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We're constantly asked the same questions, so we would like to share our thoughts with you.

  • What is the difference between a Real Estate Agent, a Realtor or a Salesperson?  Nothing, they are all licensed equally and must maintain active status with under a licensed Real Estate Broker.
  • What is the difference between a Real Estate Broker and a Salesperson?  A Real Estate Broker is licensed on another level, completed additional coursework (equivalent to a bachelor's degree), completed enough property transactions to apply for and has successfully passed an additional state examination.  The broker is also licensed to sponsor Real Estate Agents.
  • How do real estate commissions work?  Purchasers and Sellers are represented by Real Estate Agents who represent their interests in the transaction in trust and confidentiality.  Each agent is paid on a commission only structure based on the sales price of the home.  Each party receives a separate % typically paid for by the seller.  These are pre-negotiated prior to the close or the transaction.
  • How are people finding homes and putting in offers same day? The MLS (multiple listing service) pushes data out to websites and agents immediately upon entry.  When you partner with a real estate broker they will input a variety of criteria and when the property listing goes live it will automatically appear in your email inbox.  If you act quick you can be the first person in line for a showing and an offer.  Without an agent, you'll surf etc. and quickly become frustrated that the homes you find are already under contract.
  • What is the best way to look for homes online? is the most accurate, refreshes the most quickly and tends to have the most accurate data.
  • Are tax values or Zillow estimates accurate for a home sales price?  Tax data is typically based on the most recent sale of the home with escalations.  Upon sale, the taxes tend to reset more closely to the sales price.  Zillow estimates tend to average transactions in the area which can be polluted with foreclosures and distressed properties.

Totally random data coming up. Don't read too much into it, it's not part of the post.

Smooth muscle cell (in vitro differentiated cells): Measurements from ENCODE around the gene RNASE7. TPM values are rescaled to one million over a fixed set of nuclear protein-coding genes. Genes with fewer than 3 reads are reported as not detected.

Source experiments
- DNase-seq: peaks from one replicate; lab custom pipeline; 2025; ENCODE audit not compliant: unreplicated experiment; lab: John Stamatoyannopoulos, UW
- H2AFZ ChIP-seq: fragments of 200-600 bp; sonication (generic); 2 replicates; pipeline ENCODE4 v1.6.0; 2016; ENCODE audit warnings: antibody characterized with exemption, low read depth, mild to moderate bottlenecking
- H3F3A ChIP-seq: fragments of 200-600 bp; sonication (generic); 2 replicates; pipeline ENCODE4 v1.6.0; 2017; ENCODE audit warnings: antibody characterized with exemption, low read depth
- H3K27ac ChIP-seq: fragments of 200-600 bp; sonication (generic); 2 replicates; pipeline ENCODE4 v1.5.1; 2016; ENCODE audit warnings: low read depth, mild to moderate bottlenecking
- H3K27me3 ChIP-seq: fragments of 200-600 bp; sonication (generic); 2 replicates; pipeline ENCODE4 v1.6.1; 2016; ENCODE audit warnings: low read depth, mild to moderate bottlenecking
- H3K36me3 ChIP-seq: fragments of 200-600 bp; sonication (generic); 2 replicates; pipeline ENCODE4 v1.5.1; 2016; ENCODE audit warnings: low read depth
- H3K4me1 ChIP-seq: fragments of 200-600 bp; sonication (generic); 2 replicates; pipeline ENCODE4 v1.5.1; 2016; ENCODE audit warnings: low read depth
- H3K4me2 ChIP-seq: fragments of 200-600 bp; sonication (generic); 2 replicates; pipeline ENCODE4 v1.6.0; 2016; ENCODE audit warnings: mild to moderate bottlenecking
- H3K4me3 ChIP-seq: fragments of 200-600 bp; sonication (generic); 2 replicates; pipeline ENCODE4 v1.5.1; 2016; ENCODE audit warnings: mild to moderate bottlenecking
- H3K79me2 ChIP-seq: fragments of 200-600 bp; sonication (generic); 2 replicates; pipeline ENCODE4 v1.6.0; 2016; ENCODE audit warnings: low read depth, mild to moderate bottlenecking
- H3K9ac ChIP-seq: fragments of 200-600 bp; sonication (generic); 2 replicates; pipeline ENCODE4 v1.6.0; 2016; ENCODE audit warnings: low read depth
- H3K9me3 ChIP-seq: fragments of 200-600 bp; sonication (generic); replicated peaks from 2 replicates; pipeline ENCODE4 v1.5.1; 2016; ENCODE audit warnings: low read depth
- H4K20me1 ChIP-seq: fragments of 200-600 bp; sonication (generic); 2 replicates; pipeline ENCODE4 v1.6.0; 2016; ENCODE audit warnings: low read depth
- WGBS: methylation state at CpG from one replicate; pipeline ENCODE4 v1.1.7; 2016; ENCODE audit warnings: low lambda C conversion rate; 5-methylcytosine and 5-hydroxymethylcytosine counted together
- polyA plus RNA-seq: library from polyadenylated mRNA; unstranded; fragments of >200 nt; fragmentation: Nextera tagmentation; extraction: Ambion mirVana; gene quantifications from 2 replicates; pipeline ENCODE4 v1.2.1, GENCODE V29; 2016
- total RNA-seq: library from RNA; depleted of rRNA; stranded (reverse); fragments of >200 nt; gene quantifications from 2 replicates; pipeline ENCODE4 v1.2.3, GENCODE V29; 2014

• What is a short sale or foreclosure?  Two completely different things.  A short-sale is a seller's chance at trying to get out from under their loan before they get foreclosed on, typically the seller knows they are falling behind on their note.  Many times these are listed for low prices, but all sales are subject to bank approval.  These are very time consuming and frustrated, can take 6 months or more to close.  Typically buyer assumes many outstanding payments as part of the agreement.  A foreclosure is when the bank has repossessed the homes from the previous owner.  These are typically liquidated through an asset management company and will almost always all appear in the MLS.
  • How much cash do I need to close?  This can vary greatly but at a minimum 3.5% for FHA and 5% for conventional plus closing costs.  Closing costs can include borrowing fees from lender (appraisal, origination fees), title processing fees, escrow for taxes, insurance and HOA.  
  • Does the listing agent show the home?  Residential tends to be more emotional with commercial being more transactional.  Majority of the time, the purchaser wants to view the home in private so they can speak openly and freely amongst their family members and realtor.  If anyone is home, including pets, many times interested parties will not even want to enter.
  • Open houses, do they work?  It's an old wives tale.  These historically are for the listing agent to lure proposed purchasers through and traffic additional leads to sell other homes.  In some cases where showings are few and far between for whatever reason it is a tactic to attract additional showings.  In most cases it's volunteer work for everyone and rarely results in a sale.
  • How does the key box work?  The i-box blue is a agent / broker only traffic controlled key holder.   They are timed and can be set to be offline during certain times.
  • How fast can I close the transaction?  A safe minimum to estimate is 30 days.
  • What is earnest money?  This is the larger check you write vs the inspection / option fee in which it sits at the title company as a neutral third-party escrow.  If you decide to close the transaction it is credited towards your closing.  If you decide to walk away after your option period and prior to closing you will forfeit this amount to the seller, this becomes their liquidate damages to keep.
  • Should I get a home inspection?  Yes, it is always money well spent.  In the event of any issues that arise after closing it can be used as a official document also.
  • Should I purchase a home warranty? For typically $500 this can be money well spent or money wasted depending on the condition of the home at closing.